Federal government steps up for Mr Fluffy victims after long battle over asbestos

Genevieve Jacobs 6 May 2021
Mr Fluffy demolition site

A Mr Fluffy house being demolished in the clean-up scheme. Photo: File

Years after the Mr Fluffy debacle unfolded in Canberra, the federal government has agreed to an $8 million fund that will help cover medical expenses for victims of loose-fill asbestos insulation.

The ACT Government will match the federal government’s contribution to establishing a support scheme to assist individuals and their families who may contract mesothelioma over the coming years from exposure to loose-fill asbestos in former Mr Fluffy homes.

“While the remediation process to remove Mr Fluffy-affected homes once and for all has been successful, we may see more Canberrans suffer the harshest impacts of exposure to loose-fill asbestos in the home. This scheme is an important next step in the government’s future response to the legacy of Mr Fluffy,” Chief Minister Andrew Barr said.

The Commonwealth was first made aware of the potential health problems associated with the insulation material as early as 1968, decades before ACT self-government. Loose-fill asbestos was installed in Canberra homes until 1978, and no steps were taken to either remediate the affected buildings or recognise the risks of mesothelioma or asbestosis, both fatal diseases.

While asbestos sheeting was used widely across Canberra in the post-war period, the loose-fill insulation was particularly dangerous due to its lack of a bonding agent, causing it to easily migrate inside a house. A single fibre in the lungs can cause fatal diseases, which may not manifest for many years.


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An initial clean-up program occurred in the late 80s. However, it wasn’t until the ACT Government recognised that many homes still contained fibres that a demolition scheme was negotiated between the Government of the Australian Capital Territory and the Commonwealth in 2014.

The Commonwealth Government and then Federal Employment Minister Eric Abetz rejected any federal liability for the clean-up, even though the ACT was administered by the Federal Government throughout the Mr Fluffy period.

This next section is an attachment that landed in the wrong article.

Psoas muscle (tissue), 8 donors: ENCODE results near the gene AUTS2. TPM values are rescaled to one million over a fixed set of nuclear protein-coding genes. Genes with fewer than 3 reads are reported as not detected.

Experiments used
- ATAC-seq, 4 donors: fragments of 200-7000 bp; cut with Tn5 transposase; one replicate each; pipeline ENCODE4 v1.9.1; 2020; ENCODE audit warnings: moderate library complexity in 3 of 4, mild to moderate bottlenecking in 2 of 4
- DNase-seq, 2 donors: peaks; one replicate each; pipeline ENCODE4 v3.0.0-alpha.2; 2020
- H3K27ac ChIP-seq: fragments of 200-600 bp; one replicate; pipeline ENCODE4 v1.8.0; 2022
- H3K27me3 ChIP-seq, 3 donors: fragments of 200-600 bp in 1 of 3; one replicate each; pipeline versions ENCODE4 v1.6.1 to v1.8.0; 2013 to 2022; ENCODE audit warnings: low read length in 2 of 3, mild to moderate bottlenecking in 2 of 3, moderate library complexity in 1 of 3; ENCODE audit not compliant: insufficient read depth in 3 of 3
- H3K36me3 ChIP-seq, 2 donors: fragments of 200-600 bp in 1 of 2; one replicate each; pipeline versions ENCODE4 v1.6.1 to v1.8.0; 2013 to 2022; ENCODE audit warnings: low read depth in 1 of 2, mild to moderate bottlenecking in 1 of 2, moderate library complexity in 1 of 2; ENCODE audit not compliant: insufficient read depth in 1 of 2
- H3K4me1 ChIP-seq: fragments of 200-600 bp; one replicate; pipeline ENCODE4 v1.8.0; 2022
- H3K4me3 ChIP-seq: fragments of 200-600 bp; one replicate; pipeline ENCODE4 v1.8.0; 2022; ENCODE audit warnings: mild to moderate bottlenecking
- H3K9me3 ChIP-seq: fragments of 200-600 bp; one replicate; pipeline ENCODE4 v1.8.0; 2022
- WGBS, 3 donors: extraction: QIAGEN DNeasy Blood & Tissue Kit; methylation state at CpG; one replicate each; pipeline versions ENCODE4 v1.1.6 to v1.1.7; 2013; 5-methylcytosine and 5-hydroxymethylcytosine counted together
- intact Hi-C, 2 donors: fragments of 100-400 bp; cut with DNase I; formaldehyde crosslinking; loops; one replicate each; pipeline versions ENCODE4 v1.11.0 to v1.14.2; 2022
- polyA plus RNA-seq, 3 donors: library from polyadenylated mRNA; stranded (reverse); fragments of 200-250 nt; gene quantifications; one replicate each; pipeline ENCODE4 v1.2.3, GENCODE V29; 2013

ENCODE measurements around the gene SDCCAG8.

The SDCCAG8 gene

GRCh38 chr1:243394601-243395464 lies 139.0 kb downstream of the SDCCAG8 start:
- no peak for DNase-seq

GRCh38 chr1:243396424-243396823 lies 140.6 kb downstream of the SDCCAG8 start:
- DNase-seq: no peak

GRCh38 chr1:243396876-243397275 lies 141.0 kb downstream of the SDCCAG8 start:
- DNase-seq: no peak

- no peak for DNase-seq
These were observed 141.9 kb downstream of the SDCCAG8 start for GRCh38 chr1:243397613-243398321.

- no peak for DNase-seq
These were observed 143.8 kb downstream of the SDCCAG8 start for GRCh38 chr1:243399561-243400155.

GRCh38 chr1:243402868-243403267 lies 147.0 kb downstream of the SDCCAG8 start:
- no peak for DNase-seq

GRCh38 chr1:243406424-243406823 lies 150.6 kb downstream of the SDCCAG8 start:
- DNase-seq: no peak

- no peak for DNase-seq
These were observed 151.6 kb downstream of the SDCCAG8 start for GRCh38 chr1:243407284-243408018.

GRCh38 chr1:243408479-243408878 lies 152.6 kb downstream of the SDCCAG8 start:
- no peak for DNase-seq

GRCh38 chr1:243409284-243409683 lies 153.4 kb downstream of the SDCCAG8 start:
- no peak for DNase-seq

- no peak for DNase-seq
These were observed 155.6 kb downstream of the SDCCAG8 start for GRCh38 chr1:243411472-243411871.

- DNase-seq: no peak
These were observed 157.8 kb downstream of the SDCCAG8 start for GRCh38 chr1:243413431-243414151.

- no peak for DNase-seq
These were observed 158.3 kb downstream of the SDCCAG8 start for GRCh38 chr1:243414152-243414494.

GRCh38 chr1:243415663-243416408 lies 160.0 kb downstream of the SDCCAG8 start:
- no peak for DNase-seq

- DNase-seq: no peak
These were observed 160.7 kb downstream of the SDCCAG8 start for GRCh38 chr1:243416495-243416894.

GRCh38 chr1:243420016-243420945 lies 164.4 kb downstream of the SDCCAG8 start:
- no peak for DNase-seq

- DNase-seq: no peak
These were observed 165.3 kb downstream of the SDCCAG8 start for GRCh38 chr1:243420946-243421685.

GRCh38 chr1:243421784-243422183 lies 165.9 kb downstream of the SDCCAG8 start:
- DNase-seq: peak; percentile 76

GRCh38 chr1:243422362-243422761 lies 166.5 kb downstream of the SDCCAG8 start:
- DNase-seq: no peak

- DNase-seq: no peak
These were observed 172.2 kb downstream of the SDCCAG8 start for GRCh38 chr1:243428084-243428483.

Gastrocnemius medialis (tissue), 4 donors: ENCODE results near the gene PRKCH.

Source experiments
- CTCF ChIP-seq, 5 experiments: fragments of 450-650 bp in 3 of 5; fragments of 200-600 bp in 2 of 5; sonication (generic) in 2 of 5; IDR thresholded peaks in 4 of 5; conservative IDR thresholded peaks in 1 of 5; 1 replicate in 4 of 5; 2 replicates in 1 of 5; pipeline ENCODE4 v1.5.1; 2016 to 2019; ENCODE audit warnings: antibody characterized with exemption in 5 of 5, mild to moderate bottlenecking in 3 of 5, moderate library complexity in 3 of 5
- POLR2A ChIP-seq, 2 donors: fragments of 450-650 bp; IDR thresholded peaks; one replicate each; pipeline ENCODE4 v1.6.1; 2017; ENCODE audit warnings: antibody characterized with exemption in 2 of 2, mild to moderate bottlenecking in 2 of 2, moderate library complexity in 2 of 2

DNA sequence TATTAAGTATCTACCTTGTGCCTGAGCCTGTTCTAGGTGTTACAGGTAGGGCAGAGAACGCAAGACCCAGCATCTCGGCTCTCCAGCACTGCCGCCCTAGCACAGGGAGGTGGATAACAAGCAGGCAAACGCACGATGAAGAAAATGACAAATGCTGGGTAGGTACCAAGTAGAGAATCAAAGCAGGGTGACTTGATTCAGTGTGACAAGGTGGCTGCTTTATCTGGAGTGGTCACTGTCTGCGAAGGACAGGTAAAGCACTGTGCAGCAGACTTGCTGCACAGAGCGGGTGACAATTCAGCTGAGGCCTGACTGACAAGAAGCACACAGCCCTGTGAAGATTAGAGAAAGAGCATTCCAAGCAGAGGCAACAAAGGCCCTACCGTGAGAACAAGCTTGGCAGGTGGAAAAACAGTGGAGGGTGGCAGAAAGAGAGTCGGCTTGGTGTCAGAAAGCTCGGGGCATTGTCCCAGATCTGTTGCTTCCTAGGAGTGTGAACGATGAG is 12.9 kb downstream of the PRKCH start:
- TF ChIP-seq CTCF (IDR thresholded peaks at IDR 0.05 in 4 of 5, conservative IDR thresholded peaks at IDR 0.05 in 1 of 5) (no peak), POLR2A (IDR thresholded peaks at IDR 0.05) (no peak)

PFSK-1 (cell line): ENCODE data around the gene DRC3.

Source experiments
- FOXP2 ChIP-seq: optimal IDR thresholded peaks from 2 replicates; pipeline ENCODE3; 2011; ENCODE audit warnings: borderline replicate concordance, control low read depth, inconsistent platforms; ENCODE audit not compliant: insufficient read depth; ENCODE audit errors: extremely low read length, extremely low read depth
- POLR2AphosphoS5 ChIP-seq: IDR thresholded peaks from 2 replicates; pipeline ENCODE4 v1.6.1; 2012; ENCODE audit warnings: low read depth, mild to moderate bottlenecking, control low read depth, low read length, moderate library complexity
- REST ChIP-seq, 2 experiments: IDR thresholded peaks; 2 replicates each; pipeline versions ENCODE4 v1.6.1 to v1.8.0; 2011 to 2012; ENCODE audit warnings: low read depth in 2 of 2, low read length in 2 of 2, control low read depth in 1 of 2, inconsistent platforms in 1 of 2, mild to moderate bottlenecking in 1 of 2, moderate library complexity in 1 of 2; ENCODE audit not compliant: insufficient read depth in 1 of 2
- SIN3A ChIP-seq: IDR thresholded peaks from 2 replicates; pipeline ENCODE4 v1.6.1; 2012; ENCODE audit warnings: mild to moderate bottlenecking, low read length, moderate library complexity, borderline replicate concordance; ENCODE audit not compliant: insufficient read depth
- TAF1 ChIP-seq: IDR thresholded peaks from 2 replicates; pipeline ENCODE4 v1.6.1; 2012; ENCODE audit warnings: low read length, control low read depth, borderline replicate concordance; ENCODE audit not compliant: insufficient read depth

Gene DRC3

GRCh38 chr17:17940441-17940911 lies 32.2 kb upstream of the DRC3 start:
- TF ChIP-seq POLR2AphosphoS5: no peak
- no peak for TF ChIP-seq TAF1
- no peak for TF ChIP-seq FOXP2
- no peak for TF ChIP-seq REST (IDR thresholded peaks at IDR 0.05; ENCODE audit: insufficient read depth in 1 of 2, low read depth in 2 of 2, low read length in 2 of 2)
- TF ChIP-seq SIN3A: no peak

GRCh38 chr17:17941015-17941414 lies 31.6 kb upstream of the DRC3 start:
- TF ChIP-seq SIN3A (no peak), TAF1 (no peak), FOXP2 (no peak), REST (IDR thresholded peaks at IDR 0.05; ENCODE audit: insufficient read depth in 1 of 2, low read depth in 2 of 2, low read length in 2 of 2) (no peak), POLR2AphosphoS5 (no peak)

Chief Minister Katy Gallagher obtained a 10-year Commonwealth loan to fund the $1 billion clean-up and remediation project after the federal government eventually agreed that the ACT could not borrow the money alone without compromising its credit rating.

More than 1000 houses were identified for acquisition and demolition. A handful of owners chose not to participate in the scheme and remain in their homes.

“We welcome the contribution announced by the Federal Government. It is recognition of joint responsibility to assist sufferers. The loose-fill asbestos was installed in these households before self-government, and the original response was conducted by the Commonwealth Government,” Mr Barr said.

Health Minister Greg Hunt and ACT Senator Zed Seselja have described the Commonwealth support for the healthcare program as “the right thing to do”.

The advocacy of mesothelioma sufferer James Wallner, who was diagnosed last year, has been recognised by political leaders. Mr Wallner is now believed to be in the end stages of the disease, and his family has welcomed the announcement.

They had pleaded with the Commonwealth to take some responsibility for the Mr Fluffy disaster, and Senator Seselja also advocated strongly for the health care scheme.

“I have heard the heartbreaking stories of Canberrans who have suffered greatly as a result of living in a Mr Fluffy home. I hope that in some small way this scheme can ease the burden they and their loved ones face,” Senator Seselja said.

Full details of the ACT scheme will be finalised in the coming weeks.

“We are currently aware of one case, and this individual and his family will be eligible to access support for medical costs associated with the disease”, Mr Barr said.

 


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